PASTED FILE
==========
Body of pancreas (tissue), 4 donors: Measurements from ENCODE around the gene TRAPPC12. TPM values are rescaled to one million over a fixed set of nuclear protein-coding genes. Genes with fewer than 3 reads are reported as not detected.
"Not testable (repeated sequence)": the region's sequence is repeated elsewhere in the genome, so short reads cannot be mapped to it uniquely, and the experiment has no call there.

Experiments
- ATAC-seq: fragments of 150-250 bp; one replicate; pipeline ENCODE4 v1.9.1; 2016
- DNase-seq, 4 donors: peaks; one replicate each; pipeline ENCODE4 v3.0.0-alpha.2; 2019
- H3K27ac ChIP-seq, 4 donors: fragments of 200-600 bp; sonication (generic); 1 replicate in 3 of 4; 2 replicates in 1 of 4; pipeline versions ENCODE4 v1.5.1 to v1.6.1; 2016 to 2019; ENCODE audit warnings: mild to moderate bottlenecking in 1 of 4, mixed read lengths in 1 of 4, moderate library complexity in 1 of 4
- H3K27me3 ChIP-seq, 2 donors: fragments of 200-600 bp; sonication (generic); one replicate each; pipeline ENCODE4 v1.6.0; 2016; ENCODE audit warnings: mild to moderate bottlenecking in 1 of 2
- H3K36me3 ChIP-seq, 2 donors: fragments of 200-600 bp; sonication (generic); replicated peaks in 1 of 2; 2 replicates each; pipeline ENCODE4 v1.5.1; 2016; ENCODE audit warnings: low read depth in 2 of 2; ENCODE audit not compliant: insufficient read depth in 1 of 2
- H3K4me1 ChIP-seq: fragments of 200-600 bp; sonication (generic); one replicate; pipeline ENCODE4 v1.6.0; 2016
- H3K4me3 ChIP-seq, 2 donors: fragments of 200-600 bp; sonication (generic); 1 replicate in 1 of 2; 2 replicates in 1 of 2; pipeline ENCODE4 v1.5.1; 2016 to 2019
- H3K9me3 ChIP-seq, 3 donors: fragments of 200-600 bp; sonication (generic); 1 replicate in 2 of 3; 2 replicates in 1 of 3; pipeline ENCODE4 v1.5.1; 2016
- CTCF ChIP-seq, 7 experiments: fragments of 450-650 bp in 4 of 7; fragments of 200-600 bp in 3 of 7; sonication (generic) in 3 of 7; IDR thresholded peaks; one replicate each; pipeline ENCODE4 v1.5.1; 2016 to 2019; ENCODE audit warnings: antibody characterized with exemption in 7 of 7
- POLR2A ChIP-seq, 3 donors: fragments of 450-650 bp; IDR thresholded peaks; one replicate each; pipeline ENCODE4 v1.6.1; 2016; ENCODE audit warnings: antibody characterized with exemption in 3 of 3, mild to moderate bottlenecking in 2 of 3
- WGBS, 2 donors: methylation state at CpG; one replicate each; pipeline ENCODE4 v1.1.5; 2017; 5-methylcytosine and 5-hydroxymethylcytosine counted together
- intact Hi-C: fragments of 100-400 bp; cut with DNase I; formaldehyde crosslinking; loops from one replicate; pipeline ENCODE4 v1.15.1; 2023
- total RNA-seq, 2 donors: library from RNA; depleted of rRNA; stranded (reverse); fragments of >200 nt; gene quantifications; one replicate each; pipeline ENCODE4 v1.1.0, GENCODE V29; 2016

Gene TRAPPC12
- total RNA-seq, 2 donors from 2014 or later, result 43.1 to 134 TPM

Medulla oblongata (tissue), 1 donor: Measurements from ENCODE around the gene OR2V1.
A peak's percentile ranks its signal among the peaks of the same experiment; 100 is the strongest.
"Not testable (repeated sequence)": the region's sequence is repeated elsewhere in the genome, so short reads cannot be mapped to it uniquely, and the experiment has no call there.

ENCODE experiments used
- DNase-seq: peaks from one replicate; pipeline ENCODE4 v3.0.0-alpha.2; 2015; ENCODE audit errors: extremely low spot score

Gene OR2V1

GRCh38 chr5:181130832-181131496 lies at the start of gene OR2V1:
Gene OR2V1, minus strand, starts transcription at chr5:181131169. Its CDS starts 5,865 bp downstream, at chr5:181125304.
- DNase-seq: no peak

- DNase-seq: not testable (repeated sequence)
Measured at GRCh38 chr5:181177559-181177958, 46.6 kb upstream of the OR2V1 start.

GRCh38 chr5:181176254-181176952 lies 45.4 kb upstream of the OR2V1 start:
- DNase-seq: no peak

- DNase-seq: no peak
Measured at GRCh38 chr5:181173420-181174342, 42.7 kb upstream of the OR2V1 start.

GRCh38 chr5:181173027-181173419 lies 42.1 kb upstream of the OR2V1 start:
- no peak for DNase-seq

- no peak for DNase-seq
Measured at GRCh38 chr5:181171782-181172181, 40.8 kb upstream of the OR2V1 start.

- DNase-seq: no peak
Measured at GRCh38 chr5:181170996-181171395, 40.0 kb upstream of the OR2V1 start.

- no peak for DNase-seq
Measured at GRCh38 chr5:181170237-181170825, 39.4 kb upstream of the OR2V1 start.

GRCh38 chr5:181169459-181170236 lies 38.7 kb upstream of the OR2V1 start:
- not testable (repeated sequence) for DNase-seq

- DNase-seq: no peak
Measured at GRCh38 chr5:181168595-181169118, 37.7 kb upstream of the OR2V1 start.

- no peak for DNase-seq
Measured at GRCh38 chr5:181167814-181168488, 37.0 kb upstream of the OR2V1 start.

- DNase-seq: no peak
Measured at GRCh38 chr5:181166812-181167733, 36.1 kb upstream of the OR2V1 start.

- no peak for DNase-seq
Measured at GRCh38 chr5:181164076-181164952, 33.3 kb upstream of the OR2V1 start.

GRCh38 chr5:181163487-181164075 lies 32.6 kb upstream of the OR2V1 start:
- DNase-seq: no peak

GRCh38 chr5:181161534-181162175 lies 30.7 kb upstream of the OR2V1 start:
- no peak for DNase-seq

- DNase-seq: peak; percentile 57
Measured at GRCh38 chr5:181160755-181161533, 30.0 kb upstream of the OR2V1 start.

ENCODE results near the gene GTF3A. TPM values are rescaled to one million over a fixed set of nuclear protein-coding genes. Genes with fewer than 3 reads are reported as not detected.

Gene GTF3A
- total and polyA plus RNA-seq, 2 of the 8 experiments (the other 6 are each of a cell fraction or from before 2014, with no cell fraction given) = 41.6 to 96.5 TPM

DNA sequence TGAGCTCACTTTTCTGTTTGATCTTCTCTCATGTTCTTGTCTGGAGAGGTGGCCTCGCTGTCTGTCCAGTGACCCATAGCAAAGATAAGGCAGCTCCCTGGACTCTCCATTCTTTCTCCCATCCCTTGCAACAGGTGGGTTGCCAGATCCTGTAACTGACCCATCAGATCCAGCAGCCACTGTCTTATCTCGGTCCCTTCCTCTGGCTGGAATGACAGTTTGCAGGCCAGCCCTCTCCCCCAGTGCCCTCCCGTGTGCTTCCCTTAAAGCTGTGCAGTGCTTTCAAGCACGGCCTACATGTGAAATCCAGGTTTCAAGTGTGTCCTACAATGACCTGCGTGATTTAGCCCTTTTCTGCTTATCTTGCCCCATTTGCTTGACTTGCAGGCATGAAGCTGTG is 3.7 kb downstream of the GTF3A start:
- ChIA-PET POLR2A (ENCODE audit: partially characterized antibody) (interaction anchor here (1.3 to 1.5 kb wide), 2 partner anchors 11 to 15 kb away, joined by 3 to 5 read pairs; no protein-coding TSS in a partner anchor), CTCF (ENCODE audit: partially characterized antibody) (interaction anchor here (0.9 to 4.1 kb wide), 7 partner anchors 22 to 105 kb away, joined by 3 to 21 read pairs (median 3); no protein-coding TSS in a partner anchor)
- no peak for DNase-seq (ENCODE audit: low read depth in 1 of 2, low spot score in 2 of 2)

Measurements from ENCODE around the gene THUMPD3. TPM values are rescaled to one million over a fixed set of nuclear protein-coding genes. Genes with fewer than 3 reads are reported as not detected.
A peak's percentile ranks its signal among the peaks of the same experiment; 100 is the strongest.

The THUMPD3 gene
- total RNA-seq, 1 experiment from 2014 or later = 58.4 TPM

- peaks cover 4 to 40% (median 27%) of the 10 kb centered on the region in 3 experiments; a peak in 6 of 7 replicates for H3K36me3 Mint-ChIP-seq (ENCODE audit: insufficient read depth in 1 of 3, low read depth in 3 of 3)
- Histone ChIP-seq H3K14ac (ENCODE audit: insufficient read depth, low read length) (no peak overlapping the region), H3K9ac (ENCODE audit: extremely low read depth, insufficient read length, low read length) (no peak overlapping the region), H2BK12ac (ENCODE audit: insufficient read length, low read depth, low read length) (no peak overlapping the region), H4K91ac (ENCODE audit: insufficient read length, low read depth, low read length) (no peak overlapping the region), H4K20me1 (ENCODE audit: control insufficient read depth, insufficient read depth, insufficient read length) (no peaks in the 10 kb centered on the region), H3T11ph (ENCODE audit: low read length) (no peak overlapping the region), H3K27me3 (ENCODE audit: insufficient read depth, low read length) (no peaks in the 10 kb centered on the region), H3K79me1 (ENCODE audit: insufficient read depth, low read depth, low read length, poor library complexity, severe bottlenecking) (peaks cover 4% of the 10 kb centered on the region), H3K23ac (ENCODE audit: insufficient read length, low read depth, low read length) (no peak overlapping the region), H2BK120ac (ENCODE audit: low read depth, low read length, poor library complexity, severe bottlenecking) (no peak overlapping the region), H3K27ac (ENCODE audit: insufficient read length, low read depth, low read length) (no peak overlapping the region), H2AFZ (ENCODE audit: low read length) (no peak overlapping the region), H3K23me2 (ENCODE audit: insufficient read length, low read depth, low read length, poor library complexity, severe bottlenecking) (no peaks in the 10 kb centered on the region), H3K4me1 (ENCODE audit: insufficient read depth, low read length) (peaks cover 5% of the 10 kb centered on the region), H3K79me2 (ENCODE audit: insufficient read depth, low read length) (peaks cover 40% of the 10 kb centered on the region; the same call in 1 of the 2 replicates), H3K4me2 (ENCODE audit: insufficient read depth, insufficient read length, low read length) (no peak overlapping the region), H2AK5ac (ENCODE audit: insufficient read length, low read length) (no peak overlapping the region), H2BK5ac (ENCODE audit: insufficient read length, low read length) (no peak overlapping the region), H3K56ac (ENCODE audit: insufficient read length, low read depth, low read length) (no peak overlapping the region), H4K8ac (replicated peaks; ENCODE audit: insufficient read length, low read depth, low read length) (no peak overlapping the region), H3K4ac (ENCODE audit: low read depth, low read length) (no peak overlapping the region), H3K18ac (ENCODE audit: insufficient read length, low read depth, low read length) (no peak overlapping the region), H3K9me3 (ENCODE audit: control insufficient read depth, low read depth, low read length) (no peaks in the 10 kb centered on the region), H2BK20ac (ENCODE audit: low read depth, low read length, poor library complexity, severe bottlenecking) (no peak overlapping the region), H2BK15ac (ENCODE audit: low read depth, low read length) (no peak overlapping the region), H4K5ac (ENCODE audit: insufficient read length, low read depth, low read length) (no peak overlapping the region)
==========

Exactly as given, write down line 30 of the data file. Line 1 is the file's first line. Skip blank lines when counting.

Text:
GRCh38 chr5:181176254-181176952 lies 45.4 kb upstream of the OR2V1 start: